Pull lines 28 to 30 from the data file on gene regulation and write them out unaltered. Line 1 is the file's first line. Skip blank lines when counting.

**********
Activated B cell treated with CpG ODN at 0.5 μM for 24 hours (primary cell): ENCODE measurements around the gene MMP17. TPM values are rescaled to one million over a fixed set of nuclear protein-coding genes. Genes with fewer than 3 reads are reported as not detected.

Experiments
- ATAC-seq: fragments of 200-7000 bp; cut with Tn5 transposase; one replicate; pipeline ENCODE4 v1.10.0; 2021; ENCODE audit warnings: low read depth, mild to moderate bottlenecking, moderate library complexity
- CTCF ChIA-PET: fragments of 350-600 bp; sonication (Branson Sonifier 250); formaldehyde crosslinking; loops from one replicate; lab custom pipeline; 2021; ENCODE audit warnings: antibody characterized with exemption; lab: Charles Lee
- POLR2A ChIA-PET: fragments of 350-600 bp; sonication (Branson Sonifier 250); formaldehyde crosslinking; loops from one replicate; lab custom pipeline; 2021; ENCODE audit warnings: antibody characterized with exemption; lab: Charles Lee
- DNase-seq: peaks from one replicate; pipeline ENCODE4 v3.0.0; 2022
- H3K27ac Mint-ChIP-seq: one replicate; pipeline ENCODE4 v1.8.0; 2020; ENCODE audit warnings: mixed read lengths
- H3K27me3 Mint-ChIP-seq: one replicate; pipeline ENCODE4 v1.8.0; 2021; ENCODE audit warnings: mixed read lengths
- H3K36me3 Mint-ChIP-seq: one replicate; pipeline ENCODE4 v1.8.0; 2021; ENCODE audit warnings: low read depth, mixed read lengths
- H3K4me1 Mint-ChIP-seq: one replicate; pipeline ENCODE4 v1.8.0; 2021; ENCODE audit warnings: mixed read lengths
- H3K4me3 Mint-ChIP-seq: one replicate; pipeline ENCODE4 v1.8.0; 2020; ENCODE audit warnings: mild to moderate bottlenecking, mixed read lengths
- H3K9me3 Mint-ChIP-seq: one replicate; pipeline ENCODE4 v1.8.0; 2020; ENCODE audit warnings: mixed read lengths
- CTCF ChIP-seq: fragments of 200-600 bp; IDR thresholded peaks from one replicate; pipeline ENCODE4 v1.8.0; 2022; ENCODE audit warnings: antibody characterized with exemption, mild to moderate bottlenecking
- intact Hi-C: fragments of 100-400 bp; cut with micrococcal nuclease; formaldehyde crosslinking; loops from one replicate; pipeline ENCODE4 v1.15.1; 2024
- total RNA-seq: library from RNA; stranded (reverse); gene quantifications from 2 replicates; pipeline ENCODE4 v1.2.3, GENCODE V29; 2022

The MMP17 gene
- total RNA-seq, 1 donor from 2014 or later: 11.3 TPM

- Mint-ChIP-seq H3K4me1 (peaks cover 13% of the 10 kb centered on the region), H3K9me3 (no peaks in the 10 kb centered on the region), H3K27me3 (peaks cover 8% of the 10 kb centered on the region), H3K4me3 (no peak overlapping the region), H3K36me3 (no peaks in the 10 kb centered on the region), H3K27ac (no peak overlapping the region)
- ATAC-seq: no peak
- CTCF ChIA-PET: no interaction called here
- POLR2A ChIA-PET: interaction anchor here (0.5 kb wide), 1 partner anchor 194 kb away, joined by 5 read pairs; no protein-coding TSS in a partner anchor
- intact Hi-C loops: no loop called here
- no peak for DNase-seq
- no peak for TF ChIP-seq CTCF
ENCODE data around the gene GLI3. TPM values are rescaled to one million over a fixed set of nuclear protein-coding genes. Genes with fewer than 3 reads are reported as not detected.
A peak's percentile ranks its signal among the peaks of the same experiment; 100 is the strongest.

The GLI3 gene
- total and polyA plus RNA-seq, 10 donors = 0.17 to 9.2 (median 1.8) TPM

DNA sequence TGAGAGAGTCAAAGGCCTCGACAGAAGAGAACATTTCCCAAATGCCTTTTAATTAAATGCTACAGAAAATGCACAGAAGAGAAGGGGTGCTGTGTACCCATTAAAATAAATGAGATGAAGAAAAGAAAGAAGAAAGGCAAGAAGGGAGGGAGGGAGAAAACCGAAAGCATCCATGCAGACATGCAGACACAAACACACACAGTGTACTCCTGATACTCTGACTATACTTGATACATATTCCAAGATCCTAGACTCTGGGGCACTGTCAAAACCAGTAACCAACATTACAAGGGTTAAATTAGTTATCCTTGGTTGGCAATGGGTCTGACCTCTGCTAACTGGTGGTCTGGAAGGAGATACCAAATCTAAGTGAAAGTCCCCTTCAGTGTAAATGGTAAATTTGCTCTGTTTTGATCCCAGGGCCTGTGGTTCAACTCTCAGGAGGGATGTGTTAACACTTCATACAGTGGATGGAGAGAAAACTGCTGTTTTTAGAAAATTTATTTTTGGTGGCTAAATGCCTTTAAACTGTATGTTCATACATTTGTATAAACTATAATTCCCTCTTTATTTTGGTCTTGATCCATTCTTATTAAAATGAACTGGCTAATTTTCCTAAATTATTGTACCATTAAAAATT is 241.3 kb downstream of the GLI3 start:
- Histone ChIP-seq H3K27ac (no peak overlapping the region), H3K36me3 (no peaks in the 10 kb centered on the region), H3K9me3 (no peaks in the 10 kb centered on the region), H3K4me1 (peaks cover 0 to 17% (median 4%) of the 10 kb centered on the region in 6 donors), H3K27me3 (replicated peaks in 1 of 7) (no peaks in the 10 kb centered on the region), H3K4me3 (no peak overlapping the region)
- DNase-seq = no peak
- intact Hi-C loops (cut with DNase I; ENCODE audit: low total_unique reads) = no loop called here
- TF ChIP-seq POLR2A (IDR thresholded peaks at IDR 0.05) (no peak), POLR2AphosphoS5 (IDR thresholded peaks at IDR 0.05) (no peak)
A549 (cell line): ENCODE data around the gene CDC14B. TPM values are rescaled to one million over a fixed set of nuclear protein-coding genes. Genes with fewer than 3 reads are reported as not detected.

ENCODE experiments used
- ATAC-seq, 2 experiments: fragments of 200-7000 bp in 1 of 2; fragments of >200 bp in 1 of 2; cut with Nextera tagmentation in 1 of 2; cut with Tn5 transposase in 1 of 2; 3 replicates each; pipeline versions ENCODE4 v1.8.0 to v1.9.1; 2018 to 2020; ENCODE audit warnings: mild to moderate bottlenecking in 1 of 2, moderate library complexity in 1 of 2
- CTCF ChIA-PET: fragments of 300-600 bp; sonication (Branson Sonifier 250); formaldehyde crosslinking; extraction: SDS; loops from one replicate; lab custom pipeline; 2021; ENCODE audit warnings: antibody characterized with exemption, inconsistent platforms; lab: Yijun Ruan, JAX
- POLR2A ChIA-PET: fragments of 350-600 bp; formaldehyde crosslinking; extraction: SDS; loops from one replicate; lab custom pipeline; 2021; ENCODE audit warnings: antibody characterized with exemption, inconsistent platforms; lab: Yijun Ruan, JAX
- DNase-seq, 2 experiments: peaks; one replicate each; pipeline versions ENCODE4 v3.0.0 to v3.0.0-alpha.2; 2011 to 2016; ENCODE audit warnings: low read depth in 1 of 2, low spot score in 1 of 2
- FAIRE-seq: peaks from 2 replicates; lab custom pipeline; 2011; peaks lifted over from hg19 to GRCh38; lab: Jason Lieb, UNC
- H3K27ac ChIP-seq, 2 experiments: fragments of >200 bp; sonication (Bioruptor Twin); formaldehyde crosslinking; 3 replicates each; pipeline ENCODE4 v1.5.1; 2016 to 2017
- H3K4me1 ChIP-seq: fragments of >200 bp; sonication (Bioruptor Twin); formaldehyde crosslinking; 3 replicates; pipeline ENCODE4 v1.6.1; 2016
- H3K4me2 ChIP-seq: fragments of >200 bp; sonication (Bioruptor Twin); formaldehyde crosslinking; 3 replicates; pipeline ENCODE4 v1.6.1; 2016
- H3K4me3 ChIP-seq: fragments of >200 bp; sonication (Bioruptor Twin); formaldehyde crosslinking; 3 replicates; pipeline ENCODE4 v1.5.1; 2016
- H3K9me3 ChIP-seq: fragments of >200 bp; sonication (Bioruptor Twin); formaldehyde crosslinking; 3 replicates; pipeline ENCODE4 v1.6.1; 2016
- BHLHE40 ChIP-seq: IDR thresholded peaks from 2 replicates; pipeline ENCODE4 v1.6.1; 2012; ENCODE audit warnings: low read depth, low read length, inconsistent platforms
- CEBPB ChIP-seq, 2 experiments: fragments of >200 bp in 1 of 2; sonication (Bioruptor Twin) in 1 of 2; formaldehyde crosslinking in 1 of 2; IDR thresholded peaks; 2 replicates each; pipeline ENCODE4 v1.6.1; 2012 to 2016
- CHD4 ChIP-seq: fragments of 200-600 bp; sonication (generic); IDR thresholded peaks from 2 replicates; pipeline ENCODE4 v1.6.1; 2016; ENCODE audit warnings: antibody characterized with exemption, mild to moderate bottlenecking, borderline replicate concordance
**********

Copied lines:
- total and polyA plus RNA-seq, 10 donors = 0.17 to 9.2 (median 1.8) TPM

DNA sequence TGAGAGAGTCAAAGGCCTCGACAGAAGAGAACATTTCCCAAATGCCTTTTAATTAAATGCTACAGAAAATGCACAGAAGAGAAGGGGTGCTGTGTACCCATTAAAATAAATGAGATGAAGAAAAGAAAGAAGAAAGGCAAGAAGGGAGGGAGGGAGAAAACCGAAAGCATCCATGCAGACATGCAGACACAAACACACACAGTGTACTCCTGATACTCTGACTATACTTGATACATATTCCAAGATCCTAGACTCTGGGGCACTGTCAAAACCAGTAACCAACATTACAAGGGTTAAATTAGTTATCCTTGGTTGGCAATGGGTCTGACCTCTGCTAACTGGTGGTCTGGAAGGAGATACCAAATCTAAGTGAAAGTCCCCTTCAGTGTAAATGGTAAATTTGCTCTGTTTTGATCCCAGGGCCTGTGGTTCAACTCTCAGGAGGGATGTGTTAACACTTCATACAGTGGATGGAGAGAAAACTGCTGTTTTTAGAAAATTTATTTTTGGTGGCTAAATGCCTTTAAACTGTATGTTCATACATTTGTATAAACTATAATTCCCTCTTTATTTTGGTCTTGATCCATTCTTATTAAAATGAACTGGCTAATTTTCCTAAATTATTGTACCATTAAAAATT is 241.3 kb downstream of the GLI3 start:
- Histone ChIP-seq H3K27ac (no peak overlapping the region), H3K36me3 (no peaks in the 10 kb centered on the region), H3K9me3 (no peaks in the 10 kb centered on the region), H3K4me1 (peaks cover 0 to 17% (median 4%) of the 10 kb centered on the region in 6 donors), H3K27me3 (replicated peaks in 1 of 7) (no peaks in the 10 kb centered on the region), H3K4me3 (no peak overlapping the region)